Banana bread for the rest of us. No apologies needed.Out there in the cold cruel world, Darling, some folks apparently (still) view our gluten-free lifestyle through a jaded foodie lens, believing, first of all, that gluten-free anything is never going to taste anything but awful, and second, that this whole gluten-free trend (their word not mine) is a fad not worthy of serious consideration and compassion. Apart from the standard (and always brief) lip service that non-afflicted food writers, non-GF bloggers and journalists pay to celiac disease, adhering to the medical treatment that is a gluten-free diet is degraded- for that sexy topical hook- to a "bandwagon". An eating disorder.
A diet by choice.
They dub it a controversy.
As my 20th (!) year of living gluten-free begins in earnest, I find myself reflecting not upon the decades living gluten-free, but upon the ten long years prior to shunning gluten- the decade it took me (no thanks to the medical profession) to determine that gluten was the culprit behind my mysterious low ferritin levels, skin rashes, migraines, fat malabsorption and impressive marathon stints in the loo- I feel the slow, sad burn of anger those of us who are dismissed experience.
Two food bloggers referenced the gluten-free diet on a social networking site recently, bragging about their "iron stomachs" and their ability to chow down on everything (implying that those of us unable to ingest gluten merely have "sensitive" digestion). I was reminded of a previous post I wrote in response to a (famous) blogger's remark that gluten-free is "too precious". Ignorance is bliss, indeed.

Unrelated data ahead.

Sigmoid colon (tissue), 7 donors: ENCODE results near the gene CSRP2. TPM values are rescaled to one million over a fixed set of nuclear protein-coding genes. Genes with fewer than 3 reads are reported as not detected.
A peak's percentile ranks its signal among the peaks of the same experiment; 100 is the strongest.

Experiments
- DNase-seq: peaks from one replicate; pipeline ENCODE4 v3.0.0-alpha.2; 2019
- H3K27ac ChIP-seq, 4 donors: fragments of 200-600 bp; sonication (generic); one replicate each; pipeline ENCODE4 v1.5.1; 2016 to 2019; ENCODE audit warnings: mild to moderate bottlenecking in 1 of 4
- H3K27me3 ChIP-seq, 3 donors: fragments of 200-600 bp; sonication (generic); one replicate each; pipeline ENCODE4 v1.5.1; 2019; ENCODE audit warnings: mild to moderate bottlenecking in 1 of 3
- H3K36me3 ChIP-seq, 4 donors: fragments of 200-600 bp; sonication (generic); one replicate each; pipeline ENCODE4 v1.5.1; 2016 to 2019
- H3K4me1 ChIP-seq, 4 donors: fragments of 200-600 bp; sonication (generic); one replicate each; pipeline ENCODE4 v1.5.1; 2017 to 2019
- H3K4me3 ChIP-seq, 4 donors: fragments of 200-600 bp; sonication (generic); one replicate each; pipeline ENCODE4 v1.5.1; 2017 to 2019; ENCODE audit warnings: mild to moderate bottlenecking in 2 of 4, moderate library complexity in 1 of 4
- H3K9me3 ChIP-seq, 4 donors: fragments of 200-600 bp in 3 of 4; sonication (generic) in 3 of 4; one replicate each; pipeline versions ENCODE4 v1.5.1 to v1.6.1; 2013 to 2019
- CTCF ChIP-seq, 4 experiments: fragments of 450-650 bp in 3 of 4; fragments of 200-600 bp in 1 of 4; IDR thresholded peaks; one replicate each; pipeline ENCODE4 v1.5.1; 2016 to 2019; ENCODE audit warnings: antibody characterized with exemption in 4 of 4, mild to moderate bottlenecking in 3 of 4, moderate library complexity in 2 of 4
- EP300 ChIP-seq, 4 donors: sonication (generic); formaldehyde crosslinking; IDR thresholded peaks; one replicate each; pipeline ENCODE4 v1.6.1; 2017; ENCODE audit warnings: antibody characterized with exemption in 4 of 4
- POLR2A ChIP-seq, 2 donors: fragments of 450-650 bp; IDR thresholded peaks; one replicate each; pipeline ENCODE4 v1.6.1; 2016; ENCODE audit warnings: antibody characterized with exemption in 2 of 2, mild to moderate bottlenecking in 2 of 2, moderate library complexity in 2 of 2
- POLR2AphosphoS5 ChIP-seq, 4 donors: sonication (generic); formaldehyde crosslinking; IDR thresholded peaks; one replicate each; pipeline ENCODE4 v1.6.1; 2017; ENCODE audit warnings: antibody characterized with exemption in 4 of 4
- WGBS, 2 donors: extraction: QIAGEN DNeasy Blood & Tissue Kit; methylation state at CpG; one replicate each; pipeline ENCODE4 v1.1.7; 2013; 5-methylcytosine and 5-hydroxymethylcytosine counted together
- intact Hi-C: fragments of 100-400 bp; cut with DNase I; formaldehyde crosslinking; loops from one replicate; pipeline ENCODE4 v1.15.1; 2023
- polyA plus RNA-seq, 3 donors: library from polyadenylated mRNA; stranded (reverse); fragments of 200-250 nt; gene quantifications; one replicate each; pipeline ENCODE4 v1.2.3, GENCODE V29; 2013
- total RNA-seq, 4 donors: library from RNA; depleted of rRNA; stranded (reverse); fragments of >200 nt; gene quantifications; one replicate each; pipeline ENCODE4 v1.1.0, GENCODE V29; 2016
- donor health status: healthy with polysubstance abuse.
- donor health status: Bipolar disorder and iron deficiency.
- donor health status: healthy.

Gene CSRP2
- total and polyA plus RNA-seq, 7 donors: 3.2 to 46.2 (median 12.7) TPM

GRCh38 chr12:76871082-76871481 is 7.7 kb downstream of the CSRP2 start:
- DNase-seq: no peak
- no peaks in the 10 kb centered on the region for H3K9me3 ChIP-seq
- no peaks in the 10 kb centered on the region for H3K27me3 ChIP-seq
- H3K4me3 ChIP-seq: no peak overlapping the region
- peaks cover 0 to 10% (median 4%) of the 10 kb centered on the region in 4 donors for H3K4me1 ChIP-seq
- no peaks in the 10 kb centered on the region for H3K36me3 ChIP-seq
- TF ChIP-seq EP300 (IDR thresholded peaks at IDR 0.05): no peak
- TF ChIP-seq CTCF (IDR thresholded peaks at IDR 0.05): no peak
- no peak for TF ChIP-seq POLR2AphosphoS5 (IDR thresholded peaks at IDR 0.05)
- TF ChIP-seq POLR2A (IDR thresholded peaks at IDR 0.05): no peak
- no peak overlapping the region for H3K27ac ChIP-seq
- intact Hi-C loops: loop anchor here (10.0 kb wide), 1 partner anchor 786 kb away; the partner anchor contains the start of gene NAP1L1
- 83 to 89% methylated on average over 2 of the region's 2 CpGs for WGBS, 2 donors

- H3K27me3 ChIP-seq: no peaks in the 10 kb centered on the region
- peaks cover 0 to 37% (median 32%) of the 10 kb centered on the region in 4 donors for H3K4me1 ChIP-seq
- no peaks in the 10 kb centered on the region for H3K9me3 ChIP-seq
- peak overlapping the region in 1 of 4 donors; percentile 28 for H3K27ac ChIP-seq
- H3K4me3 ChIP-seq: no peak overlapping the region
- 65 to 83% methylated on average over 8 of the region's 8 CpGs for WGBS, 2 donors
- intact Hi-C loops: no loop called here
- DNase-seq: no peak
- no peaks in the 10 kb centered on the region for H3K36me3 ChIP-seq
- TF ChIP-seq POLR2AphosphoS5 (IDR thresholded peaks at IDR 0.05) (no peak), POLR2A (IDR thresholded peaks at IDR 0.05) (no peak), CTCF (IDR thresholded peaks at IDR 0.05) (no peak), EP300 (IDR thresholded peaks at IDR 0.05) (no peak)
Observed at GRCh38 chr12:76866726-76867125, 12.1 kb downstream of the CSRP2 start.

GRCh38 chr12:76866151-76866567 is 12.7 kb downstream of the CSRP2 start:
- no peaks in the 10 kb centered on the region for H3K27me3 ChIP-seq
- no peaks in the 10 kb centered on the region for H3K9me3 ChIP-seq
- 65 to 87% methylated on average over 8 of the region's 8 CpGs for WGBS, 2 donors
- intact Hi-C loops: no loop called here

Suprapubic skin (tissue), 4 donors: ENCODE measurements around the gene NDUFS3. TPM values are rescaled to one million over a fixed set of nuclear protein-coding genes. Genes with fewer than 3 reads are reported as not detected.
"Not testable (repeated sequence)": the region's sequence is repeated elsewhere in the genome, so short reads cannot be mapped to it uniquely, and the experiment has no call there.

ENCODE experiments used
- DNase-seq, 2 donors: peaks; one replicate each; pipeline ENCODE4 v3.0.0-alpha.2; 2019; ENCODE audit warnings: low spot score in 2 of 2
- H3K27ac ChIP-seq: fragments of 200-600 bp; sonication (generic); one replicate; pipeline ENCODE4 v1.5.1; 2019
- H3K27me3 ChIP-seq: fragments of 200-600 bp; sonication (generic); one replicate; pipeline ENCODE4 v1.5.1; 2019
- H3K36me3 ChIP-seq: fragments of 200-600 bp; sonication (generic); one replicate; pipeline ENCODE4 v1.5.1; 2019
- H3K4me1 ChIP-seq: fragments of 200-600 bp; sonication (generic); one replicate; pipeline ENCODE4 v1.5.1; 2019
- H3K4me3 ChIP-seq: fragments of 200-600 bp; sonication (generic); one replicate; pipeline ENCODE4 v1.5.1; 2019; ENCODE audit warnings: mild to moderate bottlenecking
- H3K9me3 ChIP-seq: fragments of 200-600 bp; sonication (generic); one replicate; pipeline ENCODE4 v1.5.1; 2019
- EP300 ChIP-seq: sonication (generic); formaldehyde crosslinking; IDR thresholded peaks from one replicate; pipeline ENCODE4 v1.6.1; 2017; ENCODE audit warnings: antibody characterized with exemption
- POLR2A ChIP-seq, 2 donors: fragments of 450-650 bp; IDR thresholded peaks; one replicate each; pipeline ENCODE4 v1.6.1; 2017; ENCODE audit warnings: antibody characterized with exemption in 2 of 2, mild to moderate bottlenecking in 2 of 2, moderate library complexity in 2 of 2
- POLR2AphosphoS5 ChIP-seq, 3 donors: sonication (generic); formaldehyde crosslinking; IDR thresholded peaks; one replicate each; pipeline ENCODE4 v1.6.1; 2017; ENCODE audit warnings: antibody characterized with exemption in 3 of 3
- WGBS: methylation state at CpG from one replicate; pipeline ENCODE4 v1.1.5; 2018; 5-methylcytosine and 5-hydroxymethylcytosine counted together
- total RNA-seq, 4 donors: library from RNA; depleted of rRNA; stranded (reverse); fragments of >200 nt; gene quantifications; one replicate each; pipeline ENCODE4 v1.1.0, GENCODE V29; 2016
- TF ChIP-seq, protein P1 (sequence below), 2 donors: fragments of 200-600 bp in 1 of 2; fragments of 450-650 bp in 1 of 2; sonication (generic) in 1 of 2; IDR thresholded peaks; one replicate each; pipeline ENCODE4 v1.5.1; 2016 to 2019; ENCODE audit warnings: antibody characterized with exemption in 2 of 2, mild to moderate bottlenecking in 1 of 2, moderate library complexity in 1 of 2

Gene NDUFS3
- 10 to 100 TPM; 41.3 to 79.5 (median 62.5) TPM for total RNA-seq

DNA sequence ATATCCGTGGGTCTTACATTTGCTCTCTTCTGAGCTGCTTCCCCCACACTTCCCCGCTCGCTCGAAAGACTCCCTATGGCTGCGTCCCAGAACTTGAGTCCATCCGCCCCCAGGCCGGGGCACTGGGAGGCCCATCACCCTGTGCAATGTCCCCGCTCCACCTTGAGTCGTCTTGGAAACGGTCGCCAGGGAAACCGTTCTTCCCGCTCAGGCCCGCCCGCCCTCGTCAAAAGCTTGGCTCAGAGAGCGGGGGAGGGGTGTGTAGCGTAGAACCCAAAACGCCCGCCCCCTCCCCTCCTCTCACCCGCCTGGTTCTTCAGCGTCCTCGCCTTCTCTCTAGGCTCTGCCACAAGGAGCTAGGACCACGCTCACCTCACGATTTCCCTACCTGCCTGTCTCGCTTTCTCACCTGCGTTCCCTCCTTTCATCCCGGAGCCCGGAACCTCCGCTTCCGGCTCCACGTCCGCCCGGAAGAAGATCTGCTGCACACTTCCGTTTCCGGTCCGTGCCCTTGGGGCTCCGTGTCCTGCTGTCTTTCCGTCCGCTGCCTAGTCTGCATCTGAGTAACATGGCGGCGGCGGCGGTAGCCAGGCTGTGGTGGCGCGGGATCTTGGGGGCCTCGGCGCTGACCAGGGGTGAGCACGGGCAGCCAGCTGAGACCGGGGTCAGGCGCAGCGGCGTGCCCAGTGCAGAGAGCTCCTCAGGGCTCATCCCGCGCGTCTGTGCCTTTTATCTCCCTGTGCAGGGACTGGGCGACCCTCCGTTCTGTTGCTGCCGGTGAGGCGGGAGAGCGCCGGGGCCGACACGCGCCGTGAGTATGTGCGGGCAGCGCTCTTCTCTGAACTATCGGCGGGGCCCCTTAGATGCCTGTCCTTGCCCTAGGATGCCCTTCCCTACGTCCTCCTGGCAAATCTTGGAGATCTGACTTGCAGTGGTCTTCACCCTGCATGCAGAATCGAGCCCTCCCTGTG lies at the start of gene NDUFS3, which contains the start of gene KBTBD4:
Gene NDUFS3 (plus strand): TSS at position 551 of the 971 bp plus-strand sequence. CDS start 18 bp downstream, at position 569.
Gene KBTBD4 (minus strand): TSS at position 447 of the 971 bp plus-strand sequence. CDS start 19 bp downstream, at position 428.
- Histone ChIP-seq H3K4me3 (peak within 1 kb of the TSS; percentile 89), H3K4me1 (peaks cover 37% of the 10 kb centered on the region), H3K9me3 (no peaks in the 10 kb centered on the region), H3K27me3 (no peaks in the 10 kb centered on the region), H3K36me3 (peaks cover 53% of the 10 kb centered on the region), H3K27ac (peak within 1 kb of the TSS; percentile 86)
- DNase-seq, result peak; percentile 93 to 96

Here's the thing. It's not a sensitive vs iron stomach issue. It's not an I-can-eat-anything-so-bring-on-the-butter-and-bacon-and-haggis issue. It's not about macho appetite. Or virtue. Or squeamishness.
It's not philosophical.
It's not emotional.
It's not about preciousness.
Or garnering attention.
Or skinny jeans.
It's about a cruel quirk in genetics.
If you won the luck of the draw in the genetic lottery and escaped- by no effort of your own- inheriting HLA-DQ2 or HLA-DQ8, the two genetic haplotypes that predispose you to an autoimmune disease that triggers your body's defense system to attack itself, destroying the nutrient-grabbing lining of your small intestine, be humble. Be thankful. Your body works. You do not have to be vigilant about every crumb that goes into your mouth. In your world gluten does not increase your risk for Non-Hodgkin's lymphoma. A bagel is not dangerous. You can eat what you crave when you are hungry. You can wing it when you travel, feeling carefree and adventurous. You can sample new cuisine on a whim- without asking about the ingredients. Food for you is fun. Romantic. Perhaps, even a passion.
So thank your small intestine.
And while you're at it, thank your pancreas, too.
Because those with Type 1 diabetes (another genetic autoimmune disease, one that destroys the insulin-producing islet cells in the pancreas) must also be vigilant about their diet. Along with injecting insulin, Type 1 diabetics must also limit (if not shun) certain foods to protect their health, making careful, low glycemic choices day after day. As do millions of folks with Type 2 diabetes.
But gee- maybe that's a fad, too. Maybe their pancreases are just... sensitive. Maybe a diabetic child is merely craving attention, just like her celiac cousin. Maybe a mother learning how to cook a meal with low glucose is coddling her child, too. Maybe all autoimmune diseases are just a silly trend. The Fad Du Jour.